Alright, so as promised from the previous post, here are the stages of sleep, which are divided into five distinct stages.
Stage 1 – Theta Waves
Theta waves mark the moment where a “sensory curtain” drops and isolates the mind from the outside world. At this stage, you no longer hear outside noises, smell outside smells, or feel the very mattress you’re sleeping on. Stage 1 is a light sleep, however a loud enough noise will still awaken you, and upon awakening you would think that you weren’t even asleep at all. However, during this stage, you wouldn’t wake up if someone whispered your name because your brain is still fairly closed off to the outside world. At this stage, the eyes make slow back-and-forth movements. This stage lasts around 5 minutes.
Stage 2 – Sleep Spindles & K Complexes
Stage 2 is a deeper sleep than stage 1, yet waking up from this stage would still be relatively easy. Stage 2 sleep contain two sleep specific brainwaves called “sleep spindles” and “K-complexes,” which are very short bursts of wave activity lasting only two to three seconds. (See: image below) So on an EEG machine, sleep spindles look like a “spindle” on an old spinning wheel, and K-complexes are large waves that appear to spike and come out of nowhere. These short bursts of activity represent with certainty that the individual is indeed asleep. This stage lasts for 5 to 10 minutes.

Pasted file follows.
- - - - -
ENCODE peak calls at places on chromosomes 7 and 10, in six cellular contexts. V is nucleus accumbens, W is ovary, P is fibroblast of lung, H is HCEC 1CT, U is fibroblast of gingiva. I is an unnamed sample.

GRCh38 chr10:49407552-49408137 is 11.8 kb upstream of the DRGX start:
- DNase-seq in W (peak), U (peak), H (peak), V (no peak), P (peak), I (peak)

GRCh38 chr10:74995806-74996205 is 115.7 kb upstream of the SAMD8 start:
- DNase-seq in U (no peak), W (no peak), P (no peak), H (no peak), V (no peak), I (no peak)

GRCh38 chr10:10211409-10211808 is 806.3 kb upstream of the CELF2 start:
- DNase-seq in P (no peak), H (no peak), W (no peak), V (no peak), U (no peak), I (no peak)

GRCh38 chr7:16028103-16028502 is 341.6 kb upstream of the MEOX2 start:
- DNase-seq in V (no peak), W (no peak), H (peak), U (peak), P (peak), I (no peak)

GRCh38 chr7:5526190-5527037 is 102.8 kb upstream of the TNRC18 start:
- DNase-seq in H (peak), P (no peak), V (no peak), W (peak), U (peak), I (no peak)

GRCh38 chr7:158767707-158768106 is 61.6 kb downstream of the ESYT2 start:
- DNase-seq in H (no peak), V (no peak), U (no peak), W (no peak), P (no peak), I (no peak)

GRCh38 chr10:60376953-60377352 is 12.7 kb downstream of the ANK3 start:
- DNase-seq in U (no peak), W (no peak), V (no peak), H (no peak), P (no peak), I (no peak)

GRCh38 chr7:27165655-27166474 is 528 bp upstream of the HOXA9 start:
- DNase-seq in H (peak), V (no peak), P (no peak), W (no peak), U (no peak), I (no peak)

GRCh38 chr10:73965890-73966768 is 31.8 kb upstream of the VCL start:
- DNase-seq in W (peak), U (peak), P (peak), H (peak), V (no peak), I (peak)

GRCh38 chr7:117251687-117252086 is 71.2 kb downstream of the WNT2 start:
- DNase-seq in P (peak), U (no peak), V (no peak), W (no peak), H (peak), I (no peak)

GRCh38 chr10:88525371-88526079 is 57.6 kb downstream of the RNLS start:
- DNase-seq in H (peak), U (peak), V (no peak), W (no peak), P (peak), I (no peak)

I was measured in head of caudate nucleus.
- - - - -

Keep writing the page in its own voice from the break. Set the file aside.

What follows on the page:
Stage 3 – Delta Waves
Stage 3 sleep is the first stage of “deep sleep.” At this stage the waves are deeper and more pronounced than the stage 2 brainwaves. You can think of stage 2 waves as like small, boring waves at the beach — great for swimming but not much else, and stage 3 waves are like massive swells that come when there’s a storm — great for surfing. Sleep spindles and K-complexes are still present in stage 3.
Stage 4 – Delta Waves
When the sleep spindles and K-complexes are no longer detectable, the sleeper has entered the deepest stage of sleep, stage 4. This is also known as “slow-wave” sleep. At this stage it’s very difficult to wake up, the heart rate and breathing are regular and slow, and the muscles are completely relaxed. During this stage of deep sleep the body secretes growth hormone, which helps cells divide and multiply and build new tissue.
Stage 5 – REM Sleep
Soon after stage 4, you enter a somewhat lighter stage of sleep again and the sleep spindles and K-complexes of stage 3 reappear, which will last about 10 minutes or so, and then the eyes begin to jerk back and forth. Brain activity increases greatly at this point, and all voluntary muscles become paralyzed. This period of sleep is called REM sleep, and is the stage where we are dreaming. REM stands for “rapid eye movement.” The first period of REM sleep will usually last only about 10 minutes, and throughout the night move between deep and shallow sleep, alternating between REM and non-REM sleep, with the second half of the night being more dream-rich.
photo credit: alleydog.com